“Now” the person’s “name is Harry” we are told, unequivocally. Why on earth change names? There are various possibilities. His full name could be “Harold”, and perhaps he liked to be addressed by his full name previously (although not a preference we readily associate with the “years of the flower power”). Or he could have been “Henry”, for which “Harry” is an alternative. Or Harry could have been one of his other Christian names. Whichever of these may be the case, perhaps “Harry” was how he preferred to be known by banking colleagues and fellow football fanatics.


All these explanations seem implausible, however. It seems much more likely that the new name was chosen, like the new career and sporting interests, as part of an entirely new identity. The key here is “family man”. His new life is one of conventionality – with a family, as a man.


The shocking thought strikes us: might this new identity – so clearly male, with its high performance career choice, its macho hobby, its pugnacious royalist name, its patriarchal boast of progeny – signify an escape from its complete opposite? Why choose this new identify at all? And anyway, why go to the extreme lengths of choosing to live under a different name if all you are escaping from is a love affair?


Bit by bit, the rest of the work slots into place. Throughout the song, sung by a woman of course, the lover is simply referred to as “you”, and only revealed as a man when he has changed identity. Theirs – the lesbian relationship – was the fine “and true” romance, as opposed to the heterosexual sham relationship the lover entered into subsequently. Then was the “age of no regret” – before “Harry” (Harriet? we can only guess) took the momentous decision. No wonder the singer could only smile like Mona Lisa as they went out to get plastered before the fateful act. No wonder the “chance” felt like “taking the last dance” – it was pretty final. The “fear of flying” referred of course to the flight the lover took in order to get the operation. But the fear of the operation was ultimately outweighed by the dread of ageing as a lesbian in less enlightened times.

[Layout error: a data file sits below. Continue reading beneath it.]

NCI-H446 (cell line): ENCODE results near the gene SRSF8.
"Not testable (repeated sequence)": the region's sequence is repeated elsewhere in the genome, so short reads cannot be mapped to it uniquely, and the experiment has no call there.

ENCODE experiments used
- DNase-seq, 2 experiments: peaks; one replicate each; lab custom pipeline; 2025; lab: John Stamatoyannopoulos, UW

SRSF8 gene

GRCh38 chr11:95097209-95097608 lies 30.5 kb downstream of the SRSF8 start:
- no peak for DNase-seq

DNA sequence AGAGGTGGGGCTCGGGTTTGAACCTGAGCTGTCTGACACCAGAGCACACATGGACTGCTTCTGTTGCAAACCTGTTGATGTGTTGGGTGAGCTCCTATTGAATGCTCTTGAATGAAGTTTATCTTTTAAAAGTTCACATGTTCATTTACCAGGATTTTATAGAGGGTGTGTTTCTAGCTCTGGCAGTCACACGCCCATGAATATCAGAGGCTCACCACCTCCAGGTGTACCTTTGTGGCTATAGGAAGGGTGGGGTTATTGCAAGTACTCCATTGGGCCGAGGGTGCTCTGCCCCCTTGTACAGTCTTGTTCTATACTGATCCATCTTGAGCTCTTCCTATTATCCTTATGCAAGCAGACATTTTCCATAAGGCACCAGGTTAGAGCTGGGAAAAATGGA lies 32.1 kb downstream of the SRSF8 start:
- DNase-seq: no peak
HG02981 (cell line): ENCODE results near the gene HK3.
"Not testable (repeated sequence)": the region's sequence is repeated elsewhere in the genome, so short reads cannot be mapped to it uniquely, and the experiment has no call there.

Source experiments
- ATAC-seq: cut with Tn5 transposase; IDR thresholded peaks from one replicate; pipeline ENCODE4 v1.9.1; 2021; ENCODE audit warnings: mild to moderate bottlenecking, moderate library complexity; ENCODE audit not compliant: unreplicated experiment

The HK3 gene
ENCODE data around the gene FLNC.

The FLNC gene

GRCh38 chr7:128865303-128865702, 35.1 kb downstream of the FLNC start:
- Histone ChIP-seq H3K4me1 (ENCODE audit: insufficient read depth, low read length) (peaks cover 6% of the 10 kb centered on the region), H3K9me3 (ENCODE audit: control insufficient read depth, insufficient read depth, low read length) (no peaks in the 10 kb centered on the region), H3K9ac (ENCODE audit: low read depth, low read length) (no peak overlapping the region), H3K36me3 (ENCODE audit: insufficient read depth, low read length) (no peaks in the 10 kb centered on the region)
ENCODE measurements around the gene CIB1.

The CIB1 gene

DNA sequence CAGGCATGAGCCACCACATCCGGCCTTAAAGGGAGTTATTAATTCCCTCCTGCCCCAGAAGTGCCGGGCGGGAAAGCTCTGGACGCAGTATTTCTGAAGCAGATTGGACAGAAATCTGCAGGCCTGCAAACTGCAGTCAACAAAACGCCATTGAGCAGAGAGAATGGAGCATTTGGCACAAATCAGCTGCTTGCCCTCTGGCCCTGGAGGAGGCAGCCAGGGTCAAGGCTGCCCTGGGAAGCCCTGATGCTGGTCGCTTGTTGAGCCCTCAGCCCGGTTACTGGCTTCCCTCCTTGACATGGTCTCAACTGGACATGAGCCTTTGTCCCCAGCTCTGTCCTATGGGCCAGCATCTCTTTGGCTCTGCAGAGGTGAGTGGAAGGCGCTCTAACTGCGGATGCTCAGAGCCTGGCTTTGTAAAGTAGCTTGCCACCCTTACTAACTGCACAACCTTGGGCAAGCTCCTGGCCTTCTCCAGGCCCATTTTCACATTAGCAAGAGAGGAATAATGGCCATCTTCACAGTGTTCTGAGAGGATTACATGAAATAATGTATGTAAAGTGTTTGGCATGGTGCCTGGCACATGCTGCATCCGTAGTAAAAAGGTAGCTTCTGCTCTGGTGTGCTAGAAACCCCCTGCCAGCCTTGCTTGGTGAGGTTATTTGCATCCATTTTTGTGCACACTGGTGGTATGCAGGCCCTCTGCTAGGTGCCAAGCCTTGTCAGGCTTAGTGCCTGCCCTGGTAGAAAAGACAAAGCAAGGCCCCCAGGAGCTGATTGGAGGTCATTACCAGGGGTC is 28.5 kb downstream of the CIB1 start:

No wonder the singer finds it a struggle to recall, in shock and despair, their last summer – the last summer not only for them, but also of her partner as a woman.


For your lover to leave you and have a sex operation is bad enough. For her then to move in with another woman must be beyond endurance.


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"Our Last Summer"


The summer air was soft and warm

The feeling right, the Paris night

Did its best to please us

And strolling down the Elysee

We had a drink in each cafe

And you

You talked of politics, philosophy and I

Smiled like Mona Lisa

We had our chance

It was a fine and true romance


I can still recall our last summer

I still see it all

Walks along the Seine, laughing in the rain

Our last summer

Memories that remain


We made our way along the river

And we sat down in the grass

By the Eiffel tower

I was so happy we had met

It was the age of no regret

Oh yes

Those crazy years, that was the time

Of the flower-power

But underneath we had a fear of flying

Of getting old, a fear of slowly dying

We took the chance

Like we were dancing our last dance


I can still recall our last summer

I still see it all

In the tourist jam, round the Notre Dame

Our last summer

Walking hand in hand


Paris restaurants

Our last summer

Morning croissants

Living for the day, worries far away

Our last summer

We could laugh and play


And now you're working in a bank

The family man, the football fan

And your name is Harry

How dull it seems

Yet you're the hero of my dreams


I can still recall our last summer

I still see it all

Walks along the Seine, laughing in the rain

Our last summer

Memories that remain

I can still recall our last summer

I still see it all

In the tourist jam, round the Notre Dame

Our last summer

Walking hand in hand

Paris restaurants

Our last summer

Morning croissants

We were living for the day, worries far away...